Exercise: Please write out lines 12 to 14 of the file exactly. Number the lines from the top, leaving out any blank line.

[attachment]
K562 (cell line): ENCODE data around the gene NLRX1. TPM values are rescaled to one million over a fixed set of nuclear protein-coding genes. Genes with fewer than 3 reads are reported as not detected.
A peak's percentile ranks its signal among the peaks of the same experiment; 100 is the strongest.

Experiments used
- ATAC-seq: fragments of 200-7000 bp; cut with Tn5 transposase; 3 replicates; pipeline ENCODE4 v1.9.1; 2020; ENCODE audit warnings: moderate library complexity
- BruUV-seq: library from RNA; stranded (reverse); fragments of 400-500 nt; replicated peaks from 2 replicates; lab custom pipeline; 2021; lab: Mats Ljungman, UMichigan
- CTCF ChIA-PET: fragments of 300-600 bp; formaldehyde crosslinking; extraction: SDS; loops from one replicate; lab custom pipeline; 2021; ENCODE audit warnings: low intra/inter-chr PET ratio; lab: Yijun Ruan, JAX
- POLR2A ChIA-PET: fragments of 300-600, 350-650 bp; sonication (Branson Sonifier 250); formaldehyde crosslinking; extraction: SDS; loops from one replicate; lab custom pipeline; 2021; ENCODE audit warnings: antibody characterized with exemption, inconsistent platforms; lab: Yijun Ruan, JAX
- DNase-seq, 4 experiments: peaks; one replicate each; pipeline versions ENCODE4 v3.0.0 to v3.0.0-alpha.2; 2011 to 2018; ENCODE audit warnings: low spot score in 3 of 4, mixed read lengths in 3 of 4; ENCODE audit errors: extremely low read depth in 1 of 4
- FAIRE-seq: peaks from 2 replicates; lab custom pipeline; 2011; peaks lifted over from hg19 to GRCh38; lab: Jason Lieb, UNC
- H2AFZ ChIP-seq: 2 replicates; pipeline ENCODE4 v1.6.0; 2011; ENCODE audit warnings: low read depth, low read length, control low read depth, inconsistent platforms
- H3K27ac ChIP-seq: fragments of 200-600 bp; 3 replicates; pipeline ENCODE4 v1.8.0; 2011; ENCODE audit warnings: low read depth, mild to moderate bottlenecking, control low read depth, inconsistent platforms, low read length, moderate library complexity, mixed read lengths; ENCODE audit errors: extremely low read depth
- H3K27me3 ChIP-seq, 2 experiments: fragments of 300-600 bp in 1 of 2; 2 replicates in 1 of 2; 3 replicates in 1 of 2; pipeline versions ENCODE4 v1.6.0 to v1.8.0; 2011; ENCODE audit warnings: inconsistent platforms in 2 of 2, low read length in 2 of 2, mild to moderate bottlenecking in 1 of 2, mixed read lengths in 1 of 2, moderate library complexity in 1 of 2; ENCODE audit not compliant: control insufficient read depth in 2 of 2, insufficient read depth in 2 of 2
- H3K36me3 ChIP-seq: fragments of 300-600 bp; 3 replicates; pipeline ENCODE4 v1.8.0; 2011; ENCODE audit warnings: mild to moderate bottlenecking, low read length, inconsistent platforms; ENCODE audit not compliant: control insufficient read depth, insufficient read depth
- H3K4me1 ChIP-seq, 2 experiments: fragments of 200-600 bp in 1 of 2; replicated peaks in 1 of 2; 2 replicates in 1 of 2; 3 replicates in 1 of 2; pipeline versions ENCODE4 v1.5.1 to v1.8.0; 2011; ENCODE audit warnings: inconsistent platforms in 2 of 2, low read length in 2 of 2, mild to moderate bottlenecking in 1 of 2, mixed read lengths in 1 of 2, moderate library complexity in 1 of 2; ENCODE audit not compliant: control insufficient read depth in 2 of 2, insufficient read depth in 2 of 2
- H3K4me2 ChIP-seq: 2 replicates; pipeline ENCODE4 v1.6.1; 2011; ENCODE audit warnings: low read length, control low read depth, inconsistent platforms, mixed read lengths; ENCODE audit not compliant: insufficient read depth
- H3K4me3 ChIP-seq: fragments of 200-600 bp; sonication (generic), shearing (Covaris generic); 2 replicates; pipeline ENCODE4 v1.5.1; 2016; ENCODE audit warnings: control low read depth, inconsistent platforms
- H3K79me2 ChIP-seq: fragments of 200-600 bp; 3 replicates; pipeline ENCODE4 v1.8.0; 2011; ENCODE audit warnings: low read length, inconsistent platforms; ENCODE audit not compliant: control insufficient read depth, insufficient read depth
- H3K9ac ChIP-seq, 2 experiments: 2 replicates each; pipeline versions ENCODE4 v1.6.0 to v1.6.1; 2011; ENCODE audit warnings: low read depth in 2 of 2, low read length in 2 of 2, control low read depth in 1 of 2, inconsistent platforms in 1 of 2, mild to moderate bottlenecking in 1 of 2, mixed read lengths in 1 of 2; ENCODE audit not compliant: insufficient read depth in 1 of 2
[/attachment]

- H3K27me3 ChIP-seq, 2 experiments: fragments of 300-600 bp in 1 of 2; 2 replicates in 1 of 2; 3 replicates in 1 of 2; pipeline versions ENCODE4 v1.6.0 to v1.8.0; 2011; ENCODE audit warnings: inconsistent platforms in 2 of 2, low read length in 2 of 2, mild to moderate bottlenecking in 1 of 2, mixed read lengths in 1 of 2, moderate library complexity in 1 of 2; ENCODE audit not compliant: control insufficient read depth in 2 of 2, insufficient read depth in 2 of 2
- H3K36me3 ChIP-seq: fragments of 300-600 bp; 3 replicates; pipeline ENCODE4 v1.8.0; 2011; ENCODE audit warnings: mild to moderate bottlenecking, low read length, inconsistent platforms; ENCODE audit not compliant: control insufficient read depth, insufficient read depth
- H3K4me1 ChIP-seq, 2 experiments: fragments of 200-600 bp in 1 of 2; replicated peaks in 1 of 2; 2 replicates in 1 of 2; 3 replicates in 1 of 2; pipeline versions ENCODE4 v1.5.1 to v1.8.0; 2011; ENCODE audit warnings: inconsistent platforms in 2 of 2, low read length in 2 of 2, mild to moderate bottlenecking in 1 of 2, mixed read lengths in 1 of 2, moderate library complexity in 1 of 2; ENCODE audit not compliant: control insufficient read depth in 2 of 2, insufficient read depth in 2 of 2